The Antarctic expedition season began way back in early November, and we’ve been following along closely ever since. On Sunday we had our first arrival at the South Pole however, which is a major milestone. But what was once the finish line for so many teams is now just the halfway point on much longer journeys, with explorers and endurance athletes pushing themselves even further across the frozen continent.
It was the Ice Maidens who marked their arrival at 90ºS on December 17, arriving 26 days after they set out on their 1700 km (1056 miles) expedition to traverse the frozen continent. They planned to spend a full day resting at the Amundsen-Scott Base located at the Pole before they continued on their way.
This milestone is a major one of course, and no doubt brought plenty of encouragement to the six ladies who have undertaken this historic journey across Antarctica. But the South Pole is only 577 km (358 miles) into their crossing, so they still have a very long way to go. They’ve also faced grueling conditions along the way, with -50ºC/-58ºF temperatures, high winds, and whiteout. Additionally, several of the women are also suffering from polar thigh, a condition that results from over exposure to the cold, giving rise to painful bumps and blisters.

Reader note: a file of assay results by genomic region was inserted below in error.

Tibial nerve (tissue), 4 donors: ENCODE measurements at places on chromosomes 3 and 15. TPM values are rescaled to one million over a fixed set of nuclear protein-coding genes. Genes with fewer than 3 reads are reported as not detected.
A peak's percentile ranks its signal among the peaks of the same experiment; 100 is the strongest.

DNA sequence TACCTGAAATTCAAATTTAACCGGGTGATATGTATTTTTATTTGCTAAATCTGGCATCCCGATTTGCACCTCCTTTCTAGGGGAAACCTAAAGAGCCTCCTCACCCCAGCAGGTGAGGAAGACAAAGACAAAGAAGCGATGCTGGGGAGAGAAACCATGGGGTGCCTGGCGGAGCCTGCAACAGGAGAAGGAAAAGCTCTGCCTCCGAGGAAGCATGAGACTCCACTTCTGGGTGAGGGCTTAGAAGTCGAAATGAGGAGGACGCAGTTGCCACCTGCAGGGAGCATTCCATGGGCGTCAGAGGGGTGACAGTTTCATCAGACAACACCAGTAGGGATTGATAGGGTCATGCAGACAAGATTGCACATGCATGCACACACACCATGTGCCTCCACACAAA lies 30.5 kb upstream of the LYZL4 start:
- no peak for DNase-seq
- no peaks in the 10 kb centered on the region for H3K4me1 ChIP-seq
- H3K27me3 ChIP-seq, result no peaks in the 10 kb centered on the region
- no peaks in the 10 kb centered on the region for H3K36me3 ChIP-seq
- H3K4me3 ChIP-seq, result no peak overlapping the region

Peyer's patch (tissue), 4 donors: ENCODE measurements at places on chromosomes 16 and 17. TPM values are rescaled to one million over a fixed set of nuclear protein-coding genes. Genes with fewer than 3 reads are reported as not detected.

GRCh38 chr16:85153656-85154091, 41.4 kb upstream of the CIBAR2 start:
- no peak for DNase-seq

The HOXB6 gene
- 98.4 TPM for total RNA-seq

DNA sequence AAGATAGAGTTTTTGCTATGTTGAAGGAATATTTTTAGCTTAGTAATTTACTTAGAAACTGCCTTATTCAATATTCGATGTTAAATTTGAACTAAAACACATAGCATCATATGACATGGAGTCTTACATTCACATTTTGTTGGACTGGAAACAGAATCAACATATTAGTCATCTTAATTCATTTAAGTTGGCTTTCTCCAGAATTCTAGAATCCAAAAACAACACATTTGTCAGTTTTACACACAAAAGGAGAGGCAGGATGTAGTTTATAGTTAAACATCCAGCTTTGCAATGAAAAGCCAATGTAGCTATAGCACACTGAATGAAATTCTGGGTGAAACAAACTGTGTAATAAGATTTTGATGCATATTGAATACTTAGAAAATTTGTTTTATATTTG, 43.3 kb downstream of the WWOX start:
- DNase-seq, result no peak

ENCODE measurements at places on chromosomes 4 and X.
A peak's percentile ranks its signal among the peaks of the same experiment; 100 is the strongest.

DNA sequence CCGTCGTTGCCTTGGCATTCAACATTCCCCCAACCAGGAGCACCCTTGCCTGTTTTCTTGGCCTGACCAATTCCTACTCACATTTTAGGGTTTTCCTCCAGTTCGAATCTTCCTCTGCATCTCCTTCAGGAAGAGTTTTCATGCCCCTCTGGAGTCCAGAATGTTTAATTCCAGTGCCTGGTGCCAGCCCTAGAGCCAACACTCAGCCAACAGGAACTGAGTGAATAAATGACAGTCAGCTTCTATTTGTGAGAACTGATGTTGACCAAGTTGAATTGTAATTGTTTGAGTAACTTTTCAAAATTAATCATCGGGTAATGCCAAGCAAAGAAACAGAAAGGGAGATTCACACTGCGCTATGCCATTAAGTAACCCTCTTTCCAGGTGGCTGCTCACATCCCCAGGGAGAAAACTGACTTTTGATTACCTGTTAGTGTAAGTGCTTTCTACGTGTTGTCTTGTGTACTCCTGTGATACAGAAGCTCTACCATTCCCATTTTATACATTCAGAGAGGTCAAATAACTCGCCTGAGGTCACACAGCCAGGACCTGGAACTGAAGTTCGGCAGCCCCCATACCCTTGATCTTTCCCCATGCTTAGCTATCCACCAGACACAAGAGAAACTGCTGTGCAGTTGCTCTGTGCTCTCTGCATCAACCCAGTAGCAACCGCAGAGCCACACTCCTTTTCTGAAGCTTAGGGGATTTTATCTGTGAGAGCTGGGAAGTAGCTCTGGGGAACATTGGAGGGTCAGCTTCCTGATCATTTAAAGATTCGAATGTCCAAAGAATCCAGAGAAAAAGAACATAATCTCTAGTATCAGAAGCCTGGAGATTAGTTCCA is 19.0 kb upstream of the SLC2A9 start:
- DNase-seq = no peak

Still, the members of the team are ready to continue on and should have hit the trail again today. They resupplied at the Pole and will pick up another supply cache en route to their finish line. They are racing the clock somewhat, as the final flight out of Antarctica is expected on January 30 and since they had a two week delay to their start due to weather, there is little cushion remaining in their schedule. We’ll keep you posted on the team’s progress.
Elsewhere, the Antarctic Ghurka Scott Sears continues to make solid progress and now hopes to arrive at the South Pole in time for Christmas Dinner next week. He’s now been out on the ice for a month, and is routinely knocking off about 30 km (18.6 miles) per day. A few days back he wandered into a massive sastrugi zone that has made it tough going, but once he clear that and passes the 88th degree, it should be clear sailing to 90ºS. The zone between the 87th and 88th parallels is well known for being extremely difficult thanks to its surface conditions, but Scott should clear that area in another day or two and start picking up steam again.
Other teams are chipping away at their respective routes as well. Rob and Barney Swan are now 300 nautical miles (345 miles/555 km) from the South Pole, while Ben Saunders now faces 532 miles (856 km) until he reaches his exit point. The Spectre team is on their return trip now and has a brutal 1367 km (849 miles) to go before they’re done. That said, with some help from the wind and their kites, they may be able to cover that distance pretty quickly.
Stay tuned for more updates from the frozen continent.
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